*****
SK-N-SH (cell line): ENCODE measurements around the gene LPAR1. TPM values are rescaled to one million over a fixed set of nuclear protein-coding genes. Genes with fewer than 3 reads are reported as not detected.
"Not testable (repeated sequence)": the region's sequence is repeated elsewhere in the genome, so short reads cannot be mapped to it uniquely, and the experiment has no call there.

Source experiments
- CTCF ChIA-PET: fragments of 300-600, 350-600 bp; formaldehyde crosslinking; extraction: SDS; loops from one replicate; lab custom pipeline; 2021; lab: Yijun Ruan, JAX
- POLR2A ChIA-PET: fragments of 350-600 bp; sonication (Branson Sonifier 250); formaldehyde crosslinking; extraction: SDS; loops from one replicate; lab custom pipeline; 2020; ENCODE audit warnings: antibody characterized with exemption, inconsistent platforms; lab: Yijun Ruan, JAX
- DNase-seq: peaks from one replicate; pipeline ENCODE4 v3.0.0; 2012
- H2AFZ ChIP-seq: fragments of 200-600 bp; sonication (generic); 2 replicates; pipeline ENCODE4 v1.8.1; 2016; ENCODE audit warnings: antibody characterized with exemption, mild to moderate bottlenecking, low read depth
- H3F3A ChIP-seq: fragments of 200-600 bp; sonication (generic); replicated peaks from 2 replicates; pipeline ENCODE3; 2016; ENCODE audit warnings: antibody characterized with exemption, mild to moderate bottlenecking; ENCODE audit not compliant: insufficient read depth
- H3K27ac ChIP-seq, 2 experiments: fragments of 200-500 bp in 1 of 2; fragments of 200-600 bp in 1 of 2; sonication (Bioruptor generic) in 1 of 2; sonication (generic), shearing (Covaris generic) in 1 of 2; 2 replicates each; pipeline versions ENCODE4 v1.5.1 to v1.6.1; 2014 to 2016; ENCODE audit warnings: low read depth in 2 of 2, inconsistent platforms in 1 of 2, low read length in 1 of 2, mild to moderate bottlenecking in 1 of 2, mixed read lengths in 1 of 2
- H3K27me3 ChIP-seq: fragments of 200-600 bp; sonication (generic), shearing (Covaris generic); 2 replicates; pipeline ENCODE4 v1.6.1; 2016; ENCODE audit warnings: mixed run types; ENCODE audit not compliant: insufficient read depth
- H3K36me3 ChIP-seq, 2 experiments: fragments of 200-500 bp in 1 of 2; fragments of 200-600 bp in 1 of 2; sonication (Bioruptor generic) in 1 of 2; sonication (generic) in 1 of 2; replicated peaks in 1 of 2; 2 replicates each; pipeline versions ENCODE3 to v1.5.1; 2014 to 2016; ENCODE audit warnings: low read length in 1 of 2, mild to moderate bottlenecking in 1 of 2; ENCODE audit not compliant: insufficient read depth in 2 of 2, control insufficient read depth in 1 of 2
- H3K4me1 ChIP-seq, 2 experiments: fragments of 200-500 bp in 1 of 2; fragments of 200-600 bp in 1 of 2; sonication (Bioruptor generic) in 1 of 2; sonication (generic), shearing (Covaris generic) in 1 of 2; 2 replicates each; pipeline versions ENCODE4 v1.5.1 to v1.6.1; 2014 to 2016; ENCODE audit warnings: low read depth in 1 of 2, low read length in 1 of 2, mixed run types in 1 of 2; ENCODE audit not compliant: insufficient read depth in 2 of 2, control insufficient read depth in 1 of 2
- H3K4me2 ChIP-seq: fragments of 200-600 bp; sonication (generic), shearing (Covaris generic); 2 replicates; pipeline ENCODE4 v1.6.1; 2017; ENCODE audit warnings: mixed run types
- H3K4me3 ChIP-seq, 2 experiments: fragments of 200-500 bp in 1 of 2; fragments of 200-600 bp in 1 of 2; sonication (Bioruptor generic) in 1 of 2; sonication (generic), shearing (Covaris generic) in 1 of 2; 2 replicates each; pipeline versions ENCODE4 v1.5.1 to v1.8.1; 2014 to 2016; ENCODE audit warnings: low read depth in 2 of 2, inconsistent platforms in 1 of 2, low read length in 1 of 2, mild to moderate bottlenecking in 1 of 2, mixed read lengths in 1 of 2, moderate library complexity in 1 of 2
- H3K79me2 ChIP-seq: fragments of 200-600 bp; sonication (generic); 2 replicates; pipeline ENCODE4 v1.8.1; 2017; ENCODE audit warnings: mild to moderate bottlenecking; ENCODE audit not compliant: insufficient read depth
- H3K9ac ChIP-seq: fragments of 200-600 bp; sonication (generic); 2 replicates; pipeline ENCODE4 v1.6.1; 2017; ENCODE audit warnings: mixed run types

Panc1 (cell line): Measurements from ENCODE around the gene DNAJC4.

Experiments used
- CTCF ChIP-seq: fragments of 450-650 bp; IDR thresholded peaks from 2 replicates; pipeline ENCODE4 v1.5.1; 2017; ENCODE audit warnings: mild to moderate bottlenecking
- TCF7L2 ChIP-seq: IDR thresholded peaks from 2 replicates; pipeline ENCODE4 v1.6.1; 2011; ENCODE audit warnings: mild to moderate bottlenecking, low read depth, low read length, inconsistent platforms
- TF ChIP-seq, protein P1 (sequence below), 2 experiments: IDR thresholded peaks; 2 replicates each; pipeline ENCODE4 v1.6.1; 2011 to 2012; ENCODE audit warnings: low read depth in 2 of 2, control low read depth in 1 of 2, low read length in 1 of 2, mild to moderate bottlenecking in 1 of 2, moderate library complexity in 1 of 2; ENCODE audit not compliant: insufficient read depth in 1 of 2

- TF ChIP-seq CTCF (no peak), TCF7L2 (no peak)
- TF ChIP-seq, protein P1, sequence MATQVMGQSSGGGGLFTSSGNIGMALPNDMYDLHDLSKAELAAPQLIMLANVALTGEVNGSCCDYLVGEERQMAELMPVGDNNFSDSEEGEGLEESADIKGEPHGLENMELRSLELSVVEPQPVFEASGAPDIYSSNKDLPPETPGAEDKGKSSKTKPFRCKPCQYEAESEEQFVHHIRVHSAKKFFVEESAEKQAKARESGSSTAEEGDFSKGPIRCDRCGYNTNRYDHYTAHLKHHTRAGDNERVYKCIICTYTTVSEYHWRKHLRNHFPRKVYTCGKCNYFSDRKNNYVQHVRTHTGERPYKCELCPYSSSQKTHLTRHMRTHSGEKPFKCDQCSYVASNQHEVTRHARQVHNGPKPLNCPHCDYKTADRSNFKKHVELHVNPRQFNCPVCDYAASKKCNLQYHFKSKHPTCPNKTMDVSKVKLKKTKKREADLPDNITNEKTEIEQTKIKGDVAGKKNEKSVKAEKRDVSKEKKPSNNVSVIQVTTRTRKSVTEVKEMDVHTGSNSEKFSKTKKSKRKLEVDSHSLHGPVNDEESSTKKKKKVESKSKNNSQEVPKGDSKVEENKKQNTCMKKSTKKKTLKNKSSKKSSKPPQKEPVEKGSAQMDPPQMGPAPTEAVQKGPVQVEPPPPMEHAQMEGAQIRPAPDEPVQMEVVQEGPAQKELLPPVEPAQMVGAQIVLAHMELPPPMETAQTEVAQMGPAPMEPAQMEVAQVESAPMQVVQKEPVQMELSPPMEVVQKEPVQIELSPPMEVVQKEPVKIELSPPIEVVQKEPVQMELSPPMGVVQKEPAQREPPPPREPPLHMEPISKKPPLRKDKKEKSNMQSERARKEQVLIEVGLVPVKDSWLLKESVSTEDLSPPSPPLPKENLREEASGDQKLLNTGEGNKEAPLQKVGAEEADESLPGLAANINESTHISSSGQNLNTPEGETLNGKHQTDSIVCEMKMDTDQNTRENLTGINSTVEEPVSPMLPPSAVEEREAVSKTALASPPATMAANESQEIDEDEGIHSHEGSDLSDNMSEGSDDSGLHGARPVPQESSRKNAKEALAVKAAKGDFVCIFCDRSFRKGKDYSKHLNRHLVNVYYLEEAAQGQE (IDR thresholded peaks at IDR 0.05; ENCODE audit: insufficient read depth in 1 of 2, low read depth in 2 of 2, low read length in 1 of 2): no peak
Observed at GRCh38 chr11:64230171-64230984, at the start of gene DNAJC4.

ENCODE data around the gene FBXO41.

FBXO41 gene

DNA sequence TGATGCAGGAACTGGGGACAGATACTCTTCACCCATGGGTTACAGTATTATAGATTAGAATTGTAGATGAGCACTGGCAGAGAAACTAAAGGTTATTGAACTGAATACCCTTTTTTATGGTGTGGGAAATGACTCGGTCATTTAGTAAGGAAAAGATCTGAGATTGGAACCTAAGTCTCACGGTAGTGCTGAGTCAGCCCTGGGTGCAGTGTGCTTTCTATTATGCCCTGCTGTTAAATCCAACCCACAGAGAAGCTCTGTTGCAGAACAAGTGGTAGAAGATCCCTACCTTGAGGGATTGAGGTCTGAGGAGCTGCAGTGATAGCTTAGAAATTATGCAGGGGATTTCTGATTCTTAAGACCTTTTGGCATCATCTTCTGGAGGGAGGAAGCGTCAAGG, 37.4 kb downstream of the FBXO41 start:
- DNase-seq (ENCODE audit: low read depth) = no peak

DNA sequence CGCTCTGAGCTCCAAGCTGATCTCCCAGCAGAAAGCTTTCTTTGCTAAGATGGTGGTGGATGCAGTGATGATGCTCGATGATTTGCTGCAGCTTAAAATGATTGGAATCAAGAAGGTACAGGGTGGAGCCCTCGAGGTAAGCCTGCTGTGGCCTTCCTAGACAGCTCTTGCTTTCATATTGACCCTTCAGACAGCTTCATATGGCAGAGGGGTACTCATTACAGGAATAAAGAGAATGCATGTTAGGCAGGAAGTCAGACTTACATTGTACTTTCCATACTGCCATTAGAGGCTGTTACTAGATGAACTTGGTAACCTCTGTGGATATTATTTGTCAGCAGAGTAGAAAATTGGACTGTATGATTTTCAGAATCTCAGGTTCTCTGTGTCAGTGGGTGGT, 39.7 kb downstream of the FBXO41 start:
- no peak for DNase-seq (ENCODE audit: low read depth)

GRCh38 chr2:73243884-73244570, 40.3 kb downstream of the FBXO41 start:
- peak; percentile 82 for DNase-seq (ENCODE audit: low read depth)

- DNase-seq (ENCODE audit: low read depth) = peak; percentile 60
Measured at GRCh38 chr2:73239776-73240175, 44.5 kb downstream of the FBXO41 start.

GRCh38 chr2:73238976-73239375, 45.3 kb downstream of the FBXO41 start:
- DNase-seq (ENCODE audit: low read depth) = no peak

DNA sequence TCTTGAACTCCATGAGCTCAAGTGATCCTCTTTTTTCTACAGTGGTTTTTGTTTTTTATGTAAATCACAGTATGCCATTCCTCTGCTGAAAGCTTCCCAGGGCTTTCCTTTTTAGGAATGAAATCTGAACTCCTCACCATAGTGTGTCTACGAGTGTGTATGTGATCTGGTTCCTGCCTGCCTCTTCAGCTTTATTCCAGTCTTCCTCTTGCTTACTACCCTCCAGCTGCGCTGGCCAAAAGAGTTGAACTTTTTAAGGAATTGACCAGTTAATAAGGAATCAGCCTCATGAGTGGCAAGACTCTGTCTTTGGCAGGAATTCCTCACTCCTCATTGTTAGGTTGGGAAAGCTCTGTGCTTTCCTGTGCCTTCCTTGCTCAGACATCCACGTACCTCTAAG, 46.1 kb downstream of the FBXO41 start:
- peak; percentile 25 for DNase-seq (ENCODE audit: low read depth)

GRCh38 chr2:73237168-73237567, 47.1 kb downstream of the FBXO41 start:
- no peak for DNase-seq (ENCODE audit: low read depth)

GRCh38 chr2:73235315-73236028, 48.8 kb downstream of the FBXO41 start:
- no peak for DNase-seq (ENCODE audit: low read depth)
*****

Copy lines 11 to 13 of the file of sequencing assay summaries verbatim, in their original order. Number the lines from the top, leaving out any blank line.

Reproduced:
- H3K36me3 ChIP-seq, 2 experiments: fragments of 200-500 bp in 1 of 2; fragments of 200-600 bp in 1 of 2; sonication (Bioruptor generic) in 1 of 2; sonication (generic) in 1 of 2; replicated peaks in 1 of 2; 2 replicates each; pipeline versions ENCODE3 to v1.5.1; 2014 to 2016; ENCODE audit warnings: low read length in 1 of 2, mild to moderate bottlenecking in 1 of 2; ENCODE audit not compliant: insufficient read depth in 2 of 2, control insufficient read depth in 1 of 2
- H3K4me1 ChIP-seq, 2 experiments: fragments of 200-500 bp in 1 of 2; fragments of 200-600 bp in 1 of 2; sonication (Bioruptor generic) in 1 of 2; sonication (generic), shearing (Covaris generic) in 1 of 2; 2 replicates each; pipeline versions ENCODE4 v1.5.1 to v1.6.1; 2014 to 2016; ENCODE audit warnings: low read depth in 1 of 2, low read length in 1 of 2, mixed run types in 1 of 2; ENCODE audit not compliant: insufficient read depth in 2 of 2, control insufficient read depth in 1 of 2
- H3K4me2 ChIP-seq: fragments of 200-600 bp; sonication (generic), shearing (Covaris generic); 2 replicates; pipeline ENCODE4 v1.6.1; 2017; ENCODE audit warnings: mixed run types